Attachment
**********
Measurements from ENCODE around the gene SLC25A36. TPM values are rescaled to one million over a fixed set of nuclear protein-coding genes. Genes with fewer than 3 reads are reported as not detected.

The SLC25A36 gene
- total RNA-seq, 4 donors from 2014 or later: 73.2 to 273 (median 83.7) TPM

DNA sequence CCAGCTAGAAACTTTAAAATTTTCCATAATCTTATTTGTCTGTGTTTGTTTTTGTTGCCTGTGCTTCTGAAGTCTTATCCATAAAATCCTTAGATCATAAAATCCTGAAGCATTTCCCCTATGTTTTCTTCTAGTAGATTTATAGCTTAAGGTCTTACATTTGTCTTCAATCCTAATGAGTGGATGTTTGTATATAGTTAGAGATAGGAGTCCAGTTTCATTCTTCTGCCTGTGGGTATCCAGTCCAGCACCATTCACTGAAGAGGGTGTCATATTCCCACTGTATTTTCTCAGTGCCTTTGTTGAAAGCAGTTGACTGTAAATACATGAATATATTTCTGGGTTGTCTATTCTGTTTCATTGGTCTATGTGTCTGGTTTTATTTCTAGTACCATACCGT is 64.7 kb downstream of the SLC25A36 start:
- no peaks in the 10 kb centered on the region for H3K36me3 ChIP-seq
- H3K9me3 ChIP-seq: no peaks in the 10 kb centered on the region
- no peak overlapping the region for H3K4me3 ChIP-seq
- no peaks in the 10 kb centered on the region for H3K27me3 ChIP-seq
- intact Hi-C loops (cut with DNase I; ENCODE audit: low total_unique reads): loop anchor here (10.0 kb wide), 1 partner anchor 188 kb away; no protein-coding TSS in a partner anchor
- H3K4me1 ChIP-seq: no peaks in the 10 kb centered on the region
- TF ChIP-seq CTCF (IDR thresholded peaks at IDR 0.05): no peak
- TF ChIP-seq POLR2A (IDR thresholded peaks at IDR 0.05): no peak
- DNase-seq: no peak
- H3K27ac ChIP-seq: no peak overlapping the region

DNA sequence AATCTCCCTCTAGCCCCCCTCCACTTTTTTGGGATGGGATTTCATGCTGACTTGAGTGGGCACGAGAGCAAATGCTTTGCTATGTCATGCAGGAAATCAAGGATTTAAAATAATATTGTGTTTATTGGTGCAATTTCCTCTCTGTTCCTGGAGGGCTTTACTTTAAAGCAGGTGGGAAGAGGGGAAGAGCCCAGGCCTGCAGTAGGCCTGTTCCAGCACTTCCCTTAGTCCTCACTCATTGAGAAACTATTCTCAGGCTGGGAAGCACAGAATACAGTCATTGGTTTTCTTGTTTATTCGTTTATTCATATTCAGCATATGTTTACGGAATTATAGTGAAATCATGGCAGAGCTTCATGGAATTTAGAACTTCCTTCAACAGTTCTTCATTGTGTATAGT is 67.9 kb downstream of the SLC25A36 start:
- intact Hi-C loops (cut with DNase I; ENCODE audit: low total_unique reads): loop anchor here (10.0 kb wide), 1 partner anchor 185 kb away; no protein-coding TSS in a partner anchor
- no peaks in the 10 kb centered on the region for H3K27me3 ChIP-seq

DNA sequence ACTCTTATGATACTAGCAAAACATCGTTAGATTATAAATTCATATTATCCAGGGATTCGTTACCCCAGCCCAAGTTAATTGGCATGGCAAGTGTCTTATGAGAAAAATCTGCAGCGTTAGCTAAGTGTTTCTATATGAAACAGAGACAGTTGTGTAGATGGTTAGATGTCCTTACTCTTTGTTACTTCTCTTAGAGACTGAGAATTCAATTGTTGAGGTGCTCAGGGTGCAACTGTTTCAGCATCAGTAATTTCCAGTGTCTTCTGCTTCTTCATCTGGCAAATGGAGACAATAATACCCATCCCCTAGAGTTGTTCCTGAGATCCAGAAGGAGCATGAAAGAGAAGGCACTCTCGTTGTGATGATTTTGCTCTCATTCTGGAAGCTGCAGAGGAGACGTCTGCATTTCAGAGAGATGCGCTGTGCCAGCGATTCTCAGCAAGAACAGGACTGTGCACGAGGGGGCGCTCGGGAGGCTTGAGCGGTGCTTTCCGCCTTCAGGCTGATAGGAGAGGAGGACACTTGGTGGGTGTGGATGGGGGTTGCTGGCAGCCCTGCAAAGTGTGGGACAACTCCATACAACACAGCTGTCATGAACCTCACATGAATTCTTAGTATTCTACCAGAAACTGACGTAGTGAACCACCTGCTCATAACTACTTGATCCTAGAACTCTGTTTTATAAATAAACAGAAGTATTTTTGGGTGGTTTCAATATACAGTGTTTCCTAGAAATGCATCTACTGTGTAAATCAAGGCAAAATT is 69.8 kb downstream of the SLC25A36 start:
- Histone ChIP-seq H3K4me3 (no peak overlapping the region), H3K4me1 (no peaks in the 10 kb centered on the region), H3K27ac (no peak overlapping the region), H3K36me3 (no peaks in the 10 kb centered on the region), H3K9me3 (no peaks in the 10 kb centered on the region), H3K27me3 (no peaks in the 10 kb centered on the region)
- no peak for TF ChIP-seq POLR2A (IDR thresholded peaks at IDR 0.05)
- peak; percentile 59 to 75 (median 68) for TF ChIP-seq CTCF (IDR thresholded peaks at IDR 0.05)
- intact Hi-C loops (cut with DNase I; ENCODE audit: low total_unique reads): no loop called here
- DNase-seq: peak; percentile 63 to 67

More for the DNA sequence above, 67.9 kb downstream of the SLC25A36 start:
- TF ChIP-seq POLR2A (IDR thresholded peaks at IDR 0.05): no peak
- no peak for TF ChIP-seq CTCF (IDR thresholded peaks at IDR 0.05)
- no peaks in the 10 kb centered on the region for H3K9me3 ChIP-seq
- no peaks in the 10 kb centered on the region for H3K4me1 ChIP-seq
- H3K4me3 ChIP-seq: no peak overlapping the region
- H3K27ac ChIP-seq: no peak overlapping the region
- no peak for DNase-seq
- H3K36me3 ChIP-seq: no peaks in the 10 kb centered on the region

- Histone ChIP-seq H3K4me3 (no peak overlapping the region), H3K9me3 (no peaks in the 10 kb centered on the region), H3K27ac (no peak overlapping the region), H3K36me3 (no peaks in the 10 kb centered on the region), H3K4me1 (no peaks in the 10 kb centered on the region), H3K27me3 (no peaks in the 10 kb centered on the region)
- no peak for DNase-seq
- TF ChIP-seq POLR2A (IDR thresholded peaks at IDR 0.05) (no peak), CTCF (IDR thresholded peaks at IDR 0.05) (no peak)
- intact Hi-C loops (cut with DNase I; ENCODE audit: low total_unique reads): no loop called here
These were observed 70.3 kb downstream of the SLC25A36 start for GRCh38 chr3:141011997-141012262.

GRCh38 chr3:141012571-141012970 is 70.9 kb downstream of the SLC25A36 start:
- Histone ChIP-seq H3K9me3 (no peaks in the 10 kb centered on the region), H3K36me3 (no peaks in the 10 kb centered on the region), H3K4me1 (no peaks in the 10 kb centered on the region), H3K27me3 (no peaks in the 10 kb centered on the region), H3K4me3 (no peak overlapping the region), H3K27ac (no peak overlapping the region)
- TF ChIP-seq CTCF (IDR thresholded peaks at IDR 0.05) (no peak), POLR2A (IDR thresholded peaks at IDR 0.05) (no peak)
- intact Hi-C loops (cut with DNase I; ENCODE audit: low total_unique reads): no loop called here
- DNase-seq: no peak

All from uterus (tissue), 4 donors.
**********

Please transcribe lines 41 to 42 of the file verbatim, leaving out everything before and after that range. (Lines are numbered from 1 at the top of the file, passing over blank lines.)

- intact Hi-C loops (cut with DNase I; ENCODE audit: low total_unique reads): no loop called here
- DNase-seq: no peak